Manufacturing Productivity with Worker Turnover

69 Pages Posted: 25 Sep 2018 Last revised: 24 May 2022

See all articles by Ken Moon

Ken Moon

University of Pennsylvania - The Wharton School

Patrick Bergemann

University of Chicago - Booth School of Business

Daniel Brown

University of California, Berkeley

Andrew Chen

Apple Inc.

James Chu

Stanford University, Department of Sociology, Students; Stanford University - Freeman Spogli Institute for International Studies

Ellen Eisen

University of California, Berkeley

Gregory Fischer

London School of Economics & Political Science (LSE)

Prashant Kumar Loyalka

Stanford University - Freeman Spogli Institute for International Studies

Sungmin Rho

Graduate Institute of International and Development Studies (IHEID)

Joshua Cohen

Apple University

Date Written: May 23, 2022

Abstract

To maximize productivity, manufacturers must organize and equip their workforces to efficiently handle variable workloads. Their success depends on their ability to assign experienced and skilled workers to specialized tasks and coordinate work on production lines. Worker turnover may disrupt such efforts. We use staffing, productivity, and pay data from within a major consumer electronics manufacturer's supply chain to study how firms should manage worker turnover and its effects using production decisions, wages, and inventory. We find that worker turnover impedes coordination between assembly line co-workers by weakening knowledge sharing and relationships. Publicly available unit-cost estimates imply that worker turnover accounts for $206--274 million in added direct expenses alone from defectively assembled units failing the firm's stringent quality control. To evaluate managerial alternatives, we structurally estimate a dynamic equilibrium model (Experience-Based Equilibrium, Fershtman and Pakes 2012) encompassing (1) workers' endogenous turnover decisions and (2) the firm's weekly planning of its production scheduling and staffing in response. In counterfactual analyses, a less turnover-prone, hence more productive, workforce significantly benefits the firm, reducing its variable production costs by 4.5%, or an estimated $928 million for the studied product. Such benefits justify paying higher efficiency wages even to less skilled workforces; further, interestingly, rational inventory management policies incentivize self-interested firms to reduce, rather than tolerate, turnover.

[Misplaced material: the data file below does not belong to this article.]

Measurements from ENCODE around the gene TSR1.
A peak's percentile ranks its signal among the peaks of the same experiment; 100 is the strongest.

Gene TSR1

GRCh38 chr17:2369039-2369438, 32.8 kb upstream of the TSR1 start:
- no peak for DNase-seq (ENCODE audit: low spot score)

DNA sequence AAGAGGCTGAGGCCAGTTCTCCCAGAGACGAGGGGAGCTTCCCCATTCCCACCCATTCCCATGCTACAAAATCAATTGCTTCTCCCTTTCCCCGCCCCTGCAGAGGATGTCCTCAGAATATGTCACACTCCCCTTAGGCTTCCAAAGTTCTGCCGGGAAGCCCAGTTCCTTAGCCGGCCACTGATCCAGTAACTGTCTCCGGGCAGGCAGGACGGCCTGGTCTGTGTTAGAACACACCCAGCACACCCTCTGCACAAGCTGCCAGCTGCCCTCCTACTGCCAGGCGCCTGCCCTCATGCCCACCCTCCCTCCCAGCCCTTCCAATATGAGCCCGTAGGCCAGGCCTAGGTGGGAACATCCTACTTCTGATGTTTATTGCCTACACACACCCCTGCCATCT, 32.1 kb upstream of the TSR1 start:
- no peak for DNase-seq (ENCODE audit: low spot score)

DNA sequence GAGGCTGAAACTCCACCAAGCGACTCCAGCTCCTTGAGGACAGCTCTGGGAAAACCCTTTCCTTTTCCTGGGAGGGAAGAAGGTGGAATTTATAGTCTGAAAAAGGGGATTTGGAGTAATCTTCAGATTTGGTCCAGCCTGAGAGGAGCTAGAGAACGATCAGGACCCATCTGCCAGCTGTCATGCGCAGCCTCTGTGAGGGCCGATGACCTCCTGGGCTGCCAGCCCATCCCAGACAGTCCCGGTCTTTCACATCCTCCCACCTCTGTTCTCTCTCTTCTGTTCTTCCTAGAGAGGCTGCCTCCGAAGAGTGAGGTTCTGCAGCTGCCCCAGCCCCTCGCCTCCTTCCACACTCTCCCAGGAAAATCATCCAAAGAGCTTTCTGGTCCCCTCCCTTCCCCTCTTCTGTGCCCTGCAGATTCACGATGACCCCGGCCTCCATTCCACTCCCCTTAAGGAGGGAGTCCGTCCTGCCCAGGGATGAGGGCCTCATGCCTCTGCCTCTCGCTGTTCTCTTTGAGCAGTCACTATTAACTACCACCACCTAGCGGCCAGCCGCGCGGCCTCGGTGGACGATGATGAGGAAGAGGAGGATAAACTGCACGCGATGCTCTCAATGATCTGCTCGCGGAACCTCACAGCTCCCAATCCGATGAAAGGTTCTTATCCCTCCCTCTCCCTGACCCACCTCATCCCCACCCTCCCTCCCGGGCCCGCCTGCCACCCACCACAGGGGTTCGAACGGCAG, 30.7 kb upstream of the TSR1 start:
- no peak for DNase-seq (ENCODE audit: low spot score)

Keywords: Data-driven workforce planning, Empirical operations management, Employee turnover, Experience-Based Equilibrium, Production planning, Productivity, Reinforcement learning, Stochastic optimization, Structural estimation

Suggested Citation

Moon, Ken and Bergemann, Patrick and Brown, Daniel and Chen, Andrew and Chu, James and Eisen, Ellen and Fischer, Gregory and Loyalka, Prashant and Rho, Sungmin and Cohen, Joshua, Manufacturing Productivity with Worker Turnover (May 23, 2022). Available at SSRN: https://ssrn.com/abstract=3248075 or http://dx.doi.org/10.2139/ssrn.3248075

Ken Moon (Contact Author)

University of Pennsylvania - The Wharton School ( email )

Jon M. Huntsman Hall
3730 Walnut St.
Philadelphia, PA 19104-6365
United States

Patrick Bergemann

University of Chicago - Booth School of Business

Daniel Brown

University of California, Berkeley

Andrew Chen

Apple Inc.

James Chu

Stanford University, Department of Sociology, Students ( email )

Stanford
United States

Stanford University - Freeman Spogli Institute for International Studies ( email )

Stanford, CA 94305
United States

Ellen Eisen

University of California, Berkeley

Gregory Fischer

London School of Economics & Political Science (LSE)

Houghton Street
London, WC2A 2AE
United Kingdom

Prashant Loyalka

Stanford University - Freeman Spogli Institute for International Studies ( email )

Stanford, CA 94305
United States

Sungmin Rho

Graduate Institute of International and Development Studies (IHEID) ( email )

PO Box 136
Geneva, CH-1211
Switzerland

Joshua Cohen

Apple University ( email )

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